false

[ fawls ]
/ fɔls /
|||

adjective, fals·er, fals·est.

adverb

dishonestly; faithlessly; treacherously: Did he speak false against me?

Idioms

    play someone false, to betray someone; be treacherous or faithless.

Origin of false

before 1000; Middle English, Old English fals < Latin falsus feigned, false, orig. past participle of fallere to deceive; reinforced by or reborrowed from Anglo-French, Old French fals, feminine false < Latin
SYNONYMS FOR false
5 artificial, spurious, bogus, forged. False, sham, counterfeit agree in referring to something that is not genuine. False is used mainly of imitations of concrete objects; it sometimes implies an intent to deceive: false teeth; false hair. Sham is rarely used of concrete objects and usually has the suggestion of intent to deceive: sham title; sham tears. Counterfeit always has the implication of cheating; it is used particularly of spurious imitation of coins, paper money, etc.
Related forms
Dictionary.com Unabridged Based on the Random House Unabridged Dictionary, © Random House, Inc. 2019

Examples from the Web for false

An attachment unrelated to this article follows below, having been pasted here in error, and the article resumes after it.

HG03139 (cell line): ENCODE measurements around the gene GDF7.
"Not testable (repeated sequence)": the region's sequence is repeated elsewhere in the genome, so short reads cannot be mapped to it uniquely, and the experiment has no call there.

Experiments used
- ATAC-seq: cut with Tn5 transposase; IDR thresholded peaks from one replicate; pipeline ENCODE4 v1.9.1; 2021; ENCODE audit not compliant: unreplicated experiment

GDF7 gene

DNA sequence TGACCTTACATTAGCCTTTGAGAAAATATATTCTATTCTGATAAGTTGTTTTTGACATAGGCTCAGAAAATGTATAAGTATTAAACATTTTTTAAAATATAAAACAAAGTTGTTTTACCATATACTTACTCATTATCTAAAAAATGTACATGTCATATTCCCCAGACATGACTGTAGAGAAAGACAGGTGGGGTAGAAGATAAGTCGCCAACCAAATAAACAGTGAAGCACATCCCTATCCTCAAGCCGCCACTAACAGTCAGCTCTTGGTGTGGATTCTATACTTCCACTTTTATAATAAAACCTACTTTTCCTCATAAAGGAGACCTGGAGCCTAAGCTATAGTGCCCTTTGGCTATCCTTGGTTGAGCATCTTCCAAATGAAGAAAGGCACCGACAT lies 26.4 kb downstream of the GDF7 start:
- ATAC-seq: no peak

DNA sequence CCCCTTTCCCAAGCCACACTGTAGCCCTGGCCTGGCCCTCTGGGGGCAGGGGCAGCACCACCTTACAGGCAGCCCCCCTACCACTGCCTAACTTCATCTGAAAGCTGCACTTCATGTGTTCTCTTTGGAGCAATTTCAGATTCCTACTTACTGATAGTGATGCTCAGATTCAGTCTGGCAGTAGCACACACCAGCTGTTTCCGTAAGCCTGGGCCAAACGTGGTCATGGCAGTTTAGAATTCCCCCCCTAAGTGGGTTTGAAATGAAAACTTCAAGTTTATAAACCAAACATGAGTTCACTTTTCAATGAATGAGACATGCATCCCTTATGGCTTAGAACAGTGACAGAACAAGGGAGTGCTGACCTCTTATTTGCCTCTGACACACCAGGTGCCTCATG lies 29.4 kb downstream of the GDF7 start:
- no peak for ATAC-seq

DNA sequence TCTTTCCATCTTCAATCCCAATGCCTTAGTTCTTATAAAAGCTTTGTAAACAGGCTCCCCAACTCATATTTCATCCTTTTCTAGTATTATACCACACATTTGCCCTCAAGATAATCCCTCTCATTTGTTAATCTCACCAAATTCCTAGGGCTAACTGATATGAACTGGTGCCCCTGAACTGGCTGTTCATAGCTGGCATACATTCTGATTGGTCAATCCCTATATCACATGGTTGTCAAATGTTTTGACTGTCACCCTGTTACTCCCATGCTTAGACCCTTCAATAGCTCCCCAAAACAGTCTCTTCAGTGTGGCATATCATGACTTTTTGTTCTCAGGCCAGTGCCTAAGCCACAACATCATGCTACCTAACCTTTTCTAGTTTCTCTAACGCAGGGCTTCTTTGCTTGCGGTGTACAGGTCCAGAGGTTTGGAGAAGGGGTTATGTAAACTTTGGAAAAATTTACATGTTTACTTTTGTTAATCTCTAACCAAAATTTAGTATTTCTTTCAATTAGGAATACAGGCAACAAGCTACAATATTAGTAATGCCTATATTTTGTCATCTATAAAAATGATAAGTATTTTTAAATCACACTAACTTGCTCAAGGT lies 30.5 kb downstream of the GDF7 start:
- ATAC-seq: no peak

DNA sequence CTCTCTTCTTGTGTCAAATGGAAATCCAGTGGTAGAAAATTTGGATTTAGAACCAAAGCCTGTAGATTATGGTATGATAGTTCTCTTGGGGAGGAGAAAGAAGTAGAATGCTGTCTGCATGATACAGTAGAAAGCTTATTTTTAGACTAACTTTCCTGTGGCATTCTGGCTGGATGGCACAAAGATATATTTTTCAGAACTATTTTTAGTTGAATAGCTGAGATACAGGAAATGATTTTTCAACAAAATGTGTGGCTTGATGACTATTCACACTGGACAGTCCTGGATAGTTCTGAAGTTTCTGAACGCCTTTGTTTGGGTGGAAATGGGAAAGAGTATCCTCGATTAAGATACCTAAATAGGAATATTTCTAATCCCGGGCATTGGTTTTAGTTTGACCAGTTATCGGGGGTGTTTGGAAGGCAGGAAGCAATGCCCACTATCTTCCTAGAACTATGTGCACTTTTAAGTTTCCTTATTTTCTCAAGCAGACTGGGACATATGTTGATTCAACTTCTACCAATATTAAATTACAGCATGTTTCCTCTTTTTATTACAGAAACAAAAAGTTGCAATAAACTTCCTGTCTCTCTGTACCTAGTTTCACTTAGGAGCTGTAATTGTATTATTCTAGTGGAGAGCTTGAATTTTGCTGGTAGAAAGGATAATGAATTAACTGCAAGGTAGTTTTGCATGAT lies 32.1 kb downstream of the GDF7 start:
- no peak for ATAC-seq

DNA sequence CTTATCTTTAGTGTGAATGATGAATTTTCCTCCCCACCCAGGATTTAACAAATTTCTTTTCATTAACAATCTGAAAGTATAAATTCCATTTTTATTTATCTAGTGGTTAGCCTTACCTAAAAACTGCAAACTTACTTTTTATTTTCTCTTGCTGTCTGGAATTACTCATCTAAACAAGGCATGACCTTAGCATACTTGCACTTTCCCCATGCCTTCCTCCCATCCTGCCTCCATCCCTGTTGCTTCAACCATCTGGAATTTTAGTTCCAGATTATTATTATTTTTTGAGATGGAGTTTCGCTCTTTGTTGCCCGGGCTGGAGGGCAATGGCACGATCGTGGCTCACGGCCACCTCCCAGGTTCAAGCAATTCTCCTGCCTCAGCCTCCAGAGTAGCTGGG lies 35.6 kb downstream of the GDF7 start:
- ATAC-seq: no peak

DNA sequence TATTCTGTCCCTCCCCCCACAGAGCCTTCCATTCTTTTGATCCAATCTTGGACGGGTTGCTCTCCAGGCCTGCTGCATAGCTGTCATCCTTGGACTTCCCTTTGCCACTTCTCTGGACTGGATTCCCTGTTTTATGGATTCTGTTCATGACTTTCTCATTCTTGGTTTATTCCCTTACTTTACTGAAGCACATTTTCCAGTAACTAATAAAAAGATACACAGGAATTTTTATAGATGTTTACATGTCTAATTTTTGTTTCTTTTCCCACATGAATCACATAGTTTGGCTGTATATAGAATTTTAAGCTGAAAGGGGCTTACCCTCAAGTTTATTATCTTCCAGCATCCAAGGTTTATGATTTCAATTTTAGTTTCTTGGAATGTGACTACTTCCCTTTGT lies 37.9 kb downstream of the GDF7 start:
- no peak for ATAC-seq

British Dictionary definitions for false

false

/ (fɔːls) /

adjective

adverb

in a false or dishonest manner (esp in the phrase play (someone) false)
Derived Formsfalsely, adverbfalseness, noun

Word Origin for false

Old English fals, from Latin falsus, from fallere to deceive
Collins English Dictionary - Complete & Unabridged 2012 Digital Edition © William Collins Sons & Co. Ltd. 1979, 1986 © HarperCollins Publishers 1998, 2000, 2003, 2005, 2006, 2007, 2009, 2012

Word Origin and History for false

false


adj.

late 12c., from Old French fals, faus (12c., Modern French faux) "false, fake, incorrect, mistaken, treacherous, deceitful," from Latin falsus "deceived, erroneous, mistaken," past participle of fallere "deceive, disappoint," of uncertain origin (see fail).

Adopted into other Germanic languages (cf. German falsch, Dutch valsch, Danish falsk), though English is the only one in which the active sense of "deceitful" (a secondary sense in Latin) has predominated. False alarm recorded from 1570s. Related: Falsely; falseness.

Online Etymology Dictionary, © 2010 Douglas Harper

Idioms and Phrases with false

false


In addition to the idioms beginning with false

  • false alarm
  • false colors
  • false start
  • false step

also see:

  • lull into (false sense of security)
  • play false
  • ring false
The American Heritage® Idioms Dictionary Copyright © 2002, 2001, 1995 by Houghton Mifflin Harcourt Publishing Company. Published by Houghton Mifflin Harcourt Publishing Company.